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Showing posts from June, 2017

Why Saudis fighting in Yemen?

Saudi Arabia has drawn a lot of criticism lately for its leading role in the war against Houthi rebels in Yemen. Some deride the Kingdom, the richest Arab state, for taking action against the poorest. Others have claimed that the fight against the Houthis – a Zaidi Shia-led religious-political movement – is just one element in a broader war on the Shia that Saudi Arabia has supposedly been waging. These are simplistic claims, reflecting a fundamental misunderstanding about the Kingdom’s role in Yemen – and, indeed, in the entire Arab world. Saudi Arabia is not out to get the Zaidis. In fact, it actively supported the Zaidi royal family in Yemen’s civil war in the 1960s. What the Kingdom has reacted to in Yemen is Iran’s cynical efforts to take advantage of Yemen’s internal conflict to build a military alliance with the Houthi rebels – an alliance with only one conceivable target: Saudi Arabia. Yet when Saudi officials tried to warn the international communit

Iran linked to every Middle East war

 Iran frequently accuses other nations of being behind tensions and terrorism in the Middle East. This is part of its classic strategy to divert attention from actual issues and to buttress its four-decade-old argument that it has enemies. Maintaining these enemies help Iranian leaders survive politically and advance their regional hegemonic ambitions. If we examine every conflict, war or terrorist act in the region, Iran is either directly or indirectly a contributor. If it was not for its support of the Alawite-dominated state of Bashar Assad, the Syrian government would have likely been altered a few months after the uprising began in 2011. Hundreds of thousands of lives would have been saved. More than a thousand militia groups would not have emerged in Syria. Groups such as Daesh would not have found a safe haven to expand and recruit. And the Shiite-Sunni sectarian war would not have escalated. Iran deployed its Revolutionary Guard Corps (IRGC) and

10 free online courses you can take to learn to be more productive

Invest some time in one or more of these courses to help increase your productivity.WOCinTech Chat/flickr Increasing your productivity is a goal that many busy professionals, parents, students, and entrepreneurs share. Finding enough hours in the day to accomplish all of your tasks or goals can be difficult. Sometimes the day has slipped away and you have accomplished little, and you don’t know why. It is also frustrating when you know that part of the reason you cannot get everything done is because you are not organized enough or because you cannot manage your time well. Invest some time in one or more of these courses to help increase your productivity. 1. Create a Perfect Morning Routine Screenshot Platform: SkillShare Course Duration: 12 lectures Time: 1–3 min/lecture Everyone’s mornings can be crazy, but they don’t have to be. Having a less stressful morning can make you more productive throughout the day. Waking up ear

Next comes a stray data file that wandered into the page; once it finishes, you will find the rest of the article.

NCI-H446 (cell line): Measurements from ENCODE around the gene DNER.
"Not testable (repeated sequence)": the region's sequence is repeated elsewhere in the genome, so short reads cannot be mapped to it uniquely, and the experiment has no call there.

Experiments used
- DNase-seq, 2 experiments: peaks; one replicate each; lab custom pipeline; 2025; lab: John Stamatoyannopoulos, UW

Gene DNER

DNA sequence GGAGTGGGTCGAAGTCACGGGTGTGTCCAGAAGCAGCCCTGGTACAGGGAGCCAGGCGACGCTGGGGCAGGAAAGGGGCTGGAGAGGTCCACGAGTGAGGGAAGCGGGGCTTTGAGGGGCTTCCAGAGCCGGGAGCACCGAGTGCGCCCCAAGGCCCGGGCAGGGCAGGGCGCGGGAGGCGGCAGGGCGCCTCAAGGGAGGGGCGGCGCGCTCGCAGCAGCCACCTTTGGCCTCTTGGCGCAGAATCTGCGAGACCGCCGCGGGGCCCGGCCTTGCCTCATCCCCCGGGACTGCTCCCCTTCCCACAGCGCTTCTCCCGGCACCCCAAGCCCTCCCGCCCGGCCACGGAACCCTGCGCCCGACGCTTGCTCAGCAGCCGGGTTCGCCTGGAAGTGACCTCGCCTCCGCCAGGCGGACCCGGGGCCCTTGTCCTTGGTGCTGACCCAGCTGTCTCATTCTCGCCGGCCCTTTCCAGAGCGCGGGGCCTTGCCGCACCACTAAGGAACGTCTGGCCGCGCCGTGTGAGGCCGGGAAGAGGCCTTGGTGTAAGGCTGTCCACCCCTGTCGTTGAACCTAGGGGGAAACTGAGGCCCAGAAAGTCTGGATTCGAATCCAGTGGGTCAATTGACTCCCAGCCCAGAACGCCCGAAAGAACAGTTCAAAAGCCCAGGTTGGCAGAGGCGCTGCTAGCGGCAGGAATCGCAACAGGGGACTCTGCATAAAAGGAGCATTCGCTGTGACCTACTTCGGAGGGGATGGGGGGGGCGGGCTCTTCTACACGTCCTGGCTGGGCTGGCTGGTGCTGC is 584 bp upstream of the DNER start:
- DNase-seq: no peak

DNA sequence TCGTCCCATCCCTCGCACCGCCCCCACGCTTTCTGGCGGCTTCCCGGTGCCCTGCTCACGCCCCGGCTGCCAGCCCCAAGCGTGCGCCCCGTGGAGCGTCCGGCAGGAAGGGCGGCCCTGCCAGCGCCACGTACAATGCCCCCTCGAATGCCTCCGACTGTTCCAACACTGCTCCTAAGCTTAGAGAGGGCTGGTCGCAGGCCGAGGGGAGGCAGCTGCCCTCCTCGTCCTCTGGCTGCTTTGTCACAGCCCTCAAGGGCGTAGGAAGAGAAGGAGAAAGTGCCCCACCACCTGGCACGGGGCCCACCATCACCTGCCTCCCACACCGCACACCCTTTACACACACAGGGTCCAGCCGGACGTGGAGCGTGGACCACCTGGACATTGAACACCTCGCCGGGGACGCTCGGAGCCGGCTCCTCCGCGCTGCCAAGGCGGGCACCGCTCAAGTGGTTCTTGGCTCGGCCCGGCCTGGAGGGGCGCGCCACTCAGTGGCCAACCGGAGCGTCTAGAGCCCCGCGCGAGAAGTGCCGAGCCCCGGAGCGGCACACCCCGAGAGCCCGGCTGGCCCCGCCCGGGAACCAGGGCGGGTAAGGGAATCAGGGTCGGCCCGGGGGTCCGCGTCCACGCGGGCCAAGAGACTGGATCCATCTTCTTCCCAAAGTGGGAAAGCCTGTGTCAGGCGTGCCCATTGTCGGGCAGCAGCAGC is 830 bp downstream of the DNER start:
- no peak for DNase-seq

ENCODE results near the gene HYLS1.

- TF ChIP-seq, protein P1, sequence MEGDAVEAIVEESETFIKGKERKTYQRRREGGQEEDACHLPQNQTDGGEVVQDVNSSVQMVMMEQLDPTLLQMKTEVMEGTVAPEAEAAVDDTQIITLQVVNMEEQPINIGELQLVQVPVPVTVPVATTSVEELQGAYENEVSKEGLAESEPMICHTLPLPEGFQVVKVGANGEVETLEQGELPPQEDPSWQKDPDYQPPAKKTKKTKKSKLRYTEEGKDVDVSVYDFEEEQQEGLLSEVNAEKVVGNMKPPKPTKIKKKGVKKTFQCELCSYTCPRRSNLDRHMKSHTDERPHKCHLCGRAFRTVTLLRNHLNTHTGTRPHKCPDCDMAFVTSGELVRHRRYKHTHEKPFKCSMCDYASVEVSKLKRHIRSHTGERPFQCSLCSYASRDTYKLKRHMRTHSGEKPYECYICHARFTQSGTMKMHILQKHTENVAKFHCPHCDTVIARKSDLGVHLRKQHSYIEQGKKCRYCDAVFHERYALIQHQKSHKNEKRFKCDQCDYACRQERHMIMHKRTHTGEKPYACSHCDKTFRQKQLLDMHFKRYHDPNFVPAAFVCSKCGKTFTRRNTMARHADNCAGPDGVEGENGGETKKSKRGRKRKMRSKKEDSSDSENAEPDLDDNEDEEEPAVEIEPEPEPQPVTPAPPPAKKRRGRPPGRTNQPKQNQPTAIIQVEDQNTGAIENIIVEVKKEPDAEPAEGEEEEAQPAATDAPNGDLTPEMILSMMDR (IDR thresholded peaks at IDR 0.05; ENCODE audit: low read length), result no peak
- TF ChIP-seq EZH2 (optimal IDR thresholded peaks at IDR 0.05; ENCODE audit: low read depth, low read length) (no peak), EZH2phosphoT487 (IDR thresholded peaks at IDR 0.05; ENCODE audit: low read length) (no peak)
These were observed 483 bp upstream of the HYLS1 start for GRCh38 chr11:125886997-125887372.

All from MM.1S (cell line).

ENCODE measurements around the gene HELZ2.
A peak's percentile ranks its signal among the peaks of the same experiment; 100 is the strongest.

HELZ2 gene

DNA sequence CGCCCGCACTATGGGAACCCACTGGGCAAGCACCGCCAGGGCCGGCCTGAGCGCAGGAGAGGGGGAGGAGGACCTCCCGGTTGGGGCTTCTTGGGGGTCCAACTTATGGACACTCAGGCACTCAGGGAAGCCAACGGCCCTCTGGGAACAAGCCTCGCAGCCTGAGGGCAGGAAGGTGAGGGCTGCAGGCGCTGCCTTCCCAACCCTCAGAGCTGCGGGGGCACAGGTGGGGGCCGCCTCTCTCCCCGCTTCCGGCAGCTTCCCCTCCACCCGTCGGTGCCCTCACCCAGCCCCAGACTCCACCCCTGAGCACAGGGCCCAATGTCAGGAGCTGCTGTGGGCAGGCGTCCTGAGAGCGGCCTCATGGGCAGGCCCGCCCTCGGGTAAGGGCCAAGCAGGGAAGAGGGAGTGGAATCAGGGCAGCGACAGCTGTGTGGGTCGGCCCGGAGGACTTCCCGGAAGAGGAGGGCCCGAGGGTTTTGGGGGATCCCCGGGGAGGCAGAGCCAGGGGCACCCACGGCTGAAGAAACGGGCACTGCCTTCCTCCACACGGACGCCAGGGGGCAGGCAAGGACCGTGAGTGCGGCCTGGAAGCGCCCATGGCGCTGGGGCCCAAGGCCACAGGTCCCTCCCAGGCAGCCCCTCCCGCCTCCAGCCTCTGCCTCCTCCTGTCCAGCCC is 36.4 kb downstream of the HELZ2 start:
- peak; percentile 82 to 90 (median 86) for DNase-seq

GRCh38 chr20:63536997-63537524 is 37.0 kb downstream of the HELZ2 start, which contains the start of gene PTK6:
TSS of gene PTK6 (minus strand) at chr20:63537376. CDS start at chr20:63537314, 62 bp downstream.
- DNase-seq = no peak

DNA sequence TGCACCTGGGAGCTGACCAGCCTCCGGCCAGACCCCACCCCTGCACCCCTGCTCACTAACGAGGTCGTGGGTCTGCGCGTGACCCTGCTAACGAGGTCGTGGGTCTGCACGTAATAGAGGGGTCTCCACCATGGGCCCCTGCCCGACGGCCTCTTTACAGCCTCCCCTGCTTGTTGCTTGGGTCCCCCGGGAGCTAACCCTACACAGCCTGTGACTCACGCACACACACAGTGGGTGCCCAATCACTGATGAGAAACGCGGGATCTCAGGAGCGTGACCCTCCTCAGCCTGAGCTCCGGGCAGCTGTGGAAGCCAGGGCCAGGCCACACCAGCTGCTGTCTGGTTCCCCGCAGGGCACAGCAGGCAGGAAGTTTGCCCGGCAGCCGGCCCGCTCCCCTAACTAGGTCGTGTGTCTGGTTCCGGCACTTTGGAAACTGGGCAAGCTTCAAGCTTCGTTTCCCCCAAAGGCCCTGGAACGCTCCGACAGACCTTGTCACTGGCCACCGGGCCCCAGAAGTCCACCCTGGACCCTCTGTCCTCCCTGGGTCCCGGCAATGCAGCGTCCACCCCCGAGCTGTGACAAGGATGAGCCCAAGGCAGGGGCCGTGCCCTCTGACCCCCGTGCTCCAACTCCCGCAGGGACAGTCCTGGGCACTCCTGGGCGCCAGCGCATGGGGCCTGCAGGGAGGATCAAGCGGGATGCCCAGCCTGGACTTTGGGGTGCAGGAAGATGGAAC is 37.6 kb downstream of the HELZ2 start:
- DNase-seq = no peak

Trump Doctrine for Middle East

Trump doctrine must be driven by US core vital interests, which are: • Eliminating ISIS as a functioning entity. • Preventing Iran from achieving a nuclear weapon capability. • Preventing Iranian hegemony throughout the Middle East. • Removing the Iranian theocracy from power. • Re-establishing and strengthening our relations with our traditional allies. • Ensuring the survival of Israel. • Establishing a sovereign Kurdistan. • Maintaining freedom of navigation throughout the Persian Gulf and Red Sea, including strategic choke points, e.g., the Suez Canal, the Bab el-Mandeb Strait and the Strait of Hormuz. .............. Trump’s Middle East doctrine by James A. Lyons, President Trump’s historic visit last month to Saudi Arabia, where he met with the heads of more than 50 mostly Sunni heads of state, dramatically marked the end of eight years of Barack Obama’s appeasement of Iran. It signaled to all the Muslim leaders that the United States as the “strong

Crisis in Qatar and Saudi Arabia, Real Story

        THE Qatar crisis proves two things: the continued infantilisation of the Arab states, and the total collapse of the Sunni Muslim unity supposedly created by Donald Trump`s preposterous attendance at the Saudi summit two weeks ago. After promising to fight to the death against Shia Iranian `terror,` Saudi Arabia and its closest chums have now ganged up on one of the wealthiest of their neighbours, Qatar, for being a fountainhead of `terror`. Only Shakespeare`s plays could come close to describing such treachery. Shakespeare`s comedies, of course. For, truly, there is something vastly fantastical about this charade. Qatar`s citizens have certainly contributed to IS. But so have Saudi Arabia`s citizens. No Qataris flew the 9/11 planes into New York and Washington. All but four of the 19 killers were Saudi. Bin L aden was not a Qatari. He was a Saudi. But Bin Laden favoured Qatar`s Al Jazeera channel with his personal broadcasts, and it was Al J